|Publication number||US5412352 A|
|Application number||US 08/228,808|
|Publication date||May 2, 1995|
|Filing date||Apr 18, 1994|
|Priority date||Apr 18, 1994|
|Also published as||EP0709001A1, EP0709001A4, WO1995028765A1|
|Publication number||08228808, 228808, US 5412352 A, US 5412352A, US-A-5412352, US5412352 A, US5412352A|
|Original Assignee||Stanford Telecommunications, Inc.|
|Export Citation||BiBTeX, EndNote, RefMan|
|Patent Citations (11), Non-Patent Citations (10), Referenced by (101), Classifications (8), Legal Events (5)|
|External Links: USPTO, USPTO Assignment, Espacenet|
This invention relates generally to data transmission systems, and more particularly the invention relates to a signal modulator for data transmitted in a cable transmission system.
Much attention is being directed to converting unidirectional analog data transmission systems, such as the community antenna television (CATV) cable system into more versatile bidirectional communication systems. Today, over 60 million households in the United States enjoy the benefits of cable TV, virtually all of the information which travels into the home over the cable is in the form of analog television signals. Some subscribers now have the ability to send digital commands to select movies or provide other forms of low rate data information from the home to a central location. However, in the next few years the rate of digital information both entering and leaving the home over the CATV cable will increase dramatically.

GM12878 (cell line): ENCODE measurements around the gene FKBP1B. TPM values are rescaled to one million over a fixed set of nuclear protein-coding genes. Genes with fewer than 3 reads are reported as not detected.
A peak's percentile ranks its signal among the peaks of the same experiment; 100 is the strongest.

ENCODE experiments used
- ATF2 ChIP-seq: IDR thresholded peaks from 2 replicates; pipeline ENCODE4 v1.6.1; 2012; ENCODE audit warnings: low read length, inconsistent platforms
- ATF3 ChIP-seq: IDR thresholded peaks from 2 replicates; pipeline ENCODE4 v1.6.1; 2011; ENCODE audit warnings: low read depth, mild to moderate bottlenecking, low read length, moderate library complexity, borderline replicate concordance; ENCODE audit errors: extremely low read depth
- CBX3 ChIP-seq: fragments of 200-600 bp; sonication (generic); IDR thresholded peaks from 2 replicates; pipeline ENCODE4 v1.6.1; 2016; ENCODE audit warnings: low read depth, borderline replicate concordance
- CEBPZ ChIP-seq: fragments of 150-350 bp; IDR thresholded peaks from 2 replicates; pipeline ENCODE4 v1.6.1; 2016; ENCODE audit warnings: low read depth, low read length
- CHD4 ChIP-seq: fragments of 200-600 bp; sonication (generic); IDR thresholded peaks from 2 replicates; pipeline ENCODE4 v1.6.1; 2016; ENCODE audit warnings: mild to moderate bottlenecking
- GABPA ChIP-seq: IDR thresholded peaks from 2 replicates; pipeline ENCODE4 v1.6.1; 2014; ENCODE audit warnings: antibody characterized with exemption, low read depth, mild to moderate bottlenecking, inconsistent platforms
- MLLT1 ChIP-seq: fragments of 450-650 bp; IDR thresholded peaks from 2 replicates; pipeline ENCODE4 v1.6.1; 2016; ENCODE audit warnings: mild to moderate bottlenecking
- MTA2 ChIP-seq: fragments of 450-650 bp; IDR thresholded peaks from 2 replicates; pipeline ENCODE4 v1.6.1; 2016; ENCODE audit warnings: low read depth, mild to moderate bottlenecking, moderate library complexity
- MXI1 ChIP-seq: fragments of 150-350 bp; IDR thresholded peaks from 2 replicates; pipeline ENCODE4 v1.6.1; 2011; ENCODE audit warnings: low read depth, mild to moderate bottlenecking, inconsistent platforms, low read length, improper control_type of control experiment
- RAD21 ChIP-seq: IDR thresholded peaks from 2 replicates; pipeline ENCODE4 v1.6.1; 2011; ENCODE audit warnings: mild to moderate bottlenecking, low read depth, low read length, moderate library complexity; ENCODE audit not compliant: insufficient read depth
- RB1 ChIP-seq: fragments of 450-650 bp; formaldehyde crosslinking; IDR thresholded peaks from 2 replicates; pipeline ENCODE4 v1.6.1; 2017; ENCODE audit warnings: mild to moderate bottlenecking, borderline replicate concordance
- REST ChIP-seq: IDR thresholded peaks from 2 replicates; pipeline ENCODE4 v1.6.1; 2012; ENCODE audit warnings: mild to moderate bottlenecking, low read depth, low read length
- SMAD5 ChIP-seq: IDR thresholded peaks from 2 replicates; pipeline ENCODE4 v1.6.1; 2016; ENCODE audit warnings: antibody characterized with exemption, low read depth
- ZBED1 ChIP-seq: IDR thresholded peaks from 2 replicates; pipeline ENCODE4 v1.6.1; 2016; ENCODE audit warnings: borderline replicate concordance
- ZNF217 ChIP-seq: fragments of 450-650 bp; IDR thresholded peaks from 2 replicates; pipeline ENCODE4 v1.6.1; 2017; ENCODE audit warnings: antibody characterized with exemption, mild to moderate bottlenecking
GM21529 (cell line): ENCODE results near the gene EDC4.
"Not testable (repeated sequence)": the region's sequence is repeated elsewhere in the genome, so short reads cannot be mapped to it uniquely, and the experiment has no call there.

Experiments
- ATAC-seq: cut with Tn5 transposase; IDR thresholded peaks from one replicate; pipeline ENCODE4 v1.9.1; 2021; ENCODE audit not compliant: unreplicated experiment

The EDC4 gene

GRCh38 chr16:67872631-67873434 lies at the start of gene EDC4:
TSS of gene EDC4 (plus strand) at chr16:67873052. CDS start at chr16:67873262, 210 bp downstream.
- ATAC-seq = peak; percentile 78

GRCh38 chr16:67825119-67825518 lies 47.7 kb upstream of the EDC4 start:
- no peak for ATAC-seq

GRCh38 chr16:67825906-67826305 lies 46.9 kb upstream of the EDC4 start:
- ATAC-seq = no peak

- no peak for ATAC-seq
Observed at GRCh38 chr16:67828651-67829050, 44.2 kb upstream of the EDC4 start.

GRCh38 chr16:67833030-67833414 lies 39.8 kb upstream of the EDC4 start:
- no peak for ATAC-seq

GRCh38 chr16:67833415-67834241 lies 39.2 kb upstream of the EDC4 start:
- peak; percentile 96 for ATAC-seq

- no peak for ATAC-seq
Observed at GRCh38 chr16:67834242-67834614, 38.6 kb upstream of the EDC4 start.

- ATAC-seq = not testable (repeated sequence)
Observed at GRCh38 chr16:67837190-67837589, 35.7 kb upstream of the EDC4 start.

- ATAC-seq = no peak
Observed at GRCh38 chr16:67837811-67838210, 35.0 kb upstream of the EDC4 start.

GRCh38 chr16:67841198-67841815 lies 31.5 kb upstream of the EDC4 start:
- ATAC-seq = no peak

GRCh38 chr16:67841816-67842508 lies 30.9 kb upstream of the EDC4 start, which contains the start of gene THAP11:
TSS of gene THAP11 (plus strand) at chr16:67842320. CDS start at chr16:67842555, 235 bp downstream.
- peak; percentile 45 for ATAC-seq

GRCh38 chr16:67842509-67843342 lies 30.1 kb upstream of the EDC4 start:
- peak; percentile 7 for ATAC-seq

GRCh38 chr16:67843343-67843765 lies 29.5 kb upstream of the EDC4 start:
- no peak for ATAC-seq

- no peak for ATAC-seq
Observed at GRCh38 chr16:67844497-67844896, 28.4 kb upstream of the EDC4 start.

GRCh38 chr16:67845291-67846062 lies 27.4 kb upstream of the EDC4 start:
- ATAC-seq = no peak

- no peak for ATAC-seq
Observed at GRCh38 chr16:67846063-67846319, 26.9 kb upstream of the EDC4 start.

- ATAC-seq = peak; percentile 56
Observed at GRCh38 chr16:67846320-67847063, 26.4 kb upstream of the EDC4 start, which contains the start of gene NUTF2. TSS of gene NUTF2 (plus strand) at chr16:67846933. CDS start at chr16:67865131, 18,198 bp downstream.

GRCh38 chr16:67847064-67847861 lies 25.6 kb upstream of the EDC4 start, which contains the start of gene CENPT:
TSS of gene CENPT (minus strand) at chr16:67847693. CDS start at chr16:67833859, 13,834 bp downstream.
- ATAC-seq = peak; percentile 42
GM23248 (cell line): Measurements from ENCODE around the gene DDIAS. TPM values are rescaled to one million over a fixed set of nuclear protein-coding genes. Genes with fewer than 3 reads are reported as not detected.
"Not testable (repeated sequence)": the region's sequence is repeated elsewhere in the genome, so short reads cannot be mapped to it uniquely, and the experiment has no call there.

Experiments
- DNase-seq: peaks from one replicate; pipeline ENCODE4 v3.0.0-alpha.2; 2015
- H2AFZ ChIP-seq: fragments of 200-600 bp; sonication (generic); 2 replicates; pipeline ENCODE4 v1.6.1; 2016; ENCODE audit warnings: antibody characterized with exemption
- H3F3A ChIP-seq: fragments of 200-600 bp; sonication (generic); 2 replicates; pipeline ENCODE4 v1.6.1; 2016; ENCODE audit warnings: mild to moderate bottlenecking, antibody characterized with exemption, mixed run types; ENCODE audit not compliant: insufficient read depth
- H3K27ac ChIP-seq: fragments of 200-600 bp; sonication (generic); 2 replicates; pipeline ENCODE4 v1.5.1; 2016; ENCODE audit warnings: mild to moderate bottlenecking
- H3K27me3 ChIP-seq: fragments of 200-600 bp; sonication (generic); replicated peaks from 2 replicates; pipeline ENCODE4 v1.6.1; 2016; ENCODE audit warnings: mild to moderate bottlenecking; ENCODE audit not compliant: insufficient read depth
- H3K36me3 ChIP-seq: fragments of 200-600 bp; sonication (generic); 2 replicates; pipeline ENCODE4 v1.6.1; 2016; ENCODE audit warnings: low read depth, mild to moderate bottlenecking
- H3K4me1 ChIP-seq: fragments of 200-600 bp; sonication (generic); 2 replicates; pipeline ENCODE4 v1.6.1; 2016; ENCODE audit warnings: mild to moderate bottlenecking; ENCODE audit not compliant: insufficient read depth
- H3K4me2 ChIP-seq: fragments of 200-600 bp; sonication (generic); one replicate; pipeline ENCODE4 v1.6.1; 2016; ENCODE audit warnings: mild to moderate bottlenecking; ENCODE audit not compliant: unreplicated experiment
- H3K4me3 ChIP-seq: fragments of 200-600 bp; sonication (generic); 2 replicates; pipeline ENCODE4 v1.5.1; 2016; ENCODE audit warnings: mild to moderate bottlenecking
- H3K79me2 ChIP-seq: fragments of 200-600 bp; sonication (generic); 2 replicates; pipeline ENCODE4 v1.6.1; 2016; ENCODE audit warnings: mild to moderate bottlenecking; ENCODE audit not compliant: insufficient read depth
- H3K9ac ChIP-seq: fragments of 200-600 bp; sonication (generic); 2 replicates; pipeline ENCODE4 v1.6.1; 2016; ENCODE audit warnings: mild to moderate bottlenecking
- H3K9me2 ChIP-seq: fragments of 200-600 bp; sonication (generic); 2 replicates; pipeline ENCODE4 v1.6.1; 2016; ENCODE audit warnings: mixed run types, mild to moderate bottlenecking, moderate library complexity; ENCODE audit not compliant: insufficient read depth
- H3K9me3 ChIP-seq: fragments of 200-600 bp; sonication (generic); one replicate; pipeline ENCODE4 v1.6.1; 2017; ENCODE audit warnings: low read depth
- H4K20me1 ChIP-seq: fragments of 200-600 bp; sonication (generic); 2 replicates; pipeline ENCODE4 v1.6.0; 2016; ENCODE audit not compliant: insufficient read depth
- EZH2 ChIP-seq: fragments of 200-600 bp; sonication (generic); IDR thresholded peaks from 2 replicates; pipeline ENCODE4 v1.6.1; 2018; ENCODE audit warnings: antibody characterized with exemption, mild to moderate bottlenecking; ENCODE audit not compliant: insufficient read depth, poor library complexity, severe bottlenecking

Capabilities now being envisioned to exploit the band width of the cable include all conventional telephony services and a variety of multimedia capabilities including digital video or high speed "video phone", remote video games, high speed data and a wide variety of consumer purchasing and voting services. As the computer is merged with the cable, the consumer will be able to rent movies, play games, take college courses, make travel plans, trade stocks, and the like.
Traditionally, cable data transmission systems provide one-way transmission, from head-end to subscriber, or the forward channel in a frequency spectrum up to 750 MHz. Typically, the spectrum from 54-550 MHz is dedicated to analog video for the forward channel, 550-700 MHz is dedicated to digital video, and 700-750 MHz is dedicated to voice and multimedia in the forward channel. To satisfy the requirement for interactivity in the information superhighway, a return path has to be provided. Cable operators have allocated a frequency spectrum of 5-40 MHz for this reverse channel.
The present invention is directed to apparatus for providing a modulated tunable signal by direct frequency synthesis directly to the cable medium, particularly from a subscriber to the head end unit in the reverse channel, without the use of an upconverter.
In accordance with the invention, a modulator is provided for use in the 5-40 MHz reverse channel and which requires a single frequency translation from baseband to RF, thus eliminating the conventional intermediate frequency, IF, translation. The modulator requires fewer components than a conventional modulator, while eliminating nonlinearity, noise, and delay introduced by the IF upconversion.
In a preferred embodiment, the modulator includes filter means for receiving and digitally sampling an input data stream and providing a sampled data stream. Mixer means, including a tunable oscillator, receives the sampled data stream and provides an RF data stream in selected frequency bands. A digital to analog converter then receives the RF data stream and converts the digital data to an analog signal for direct application to a cable transmission system.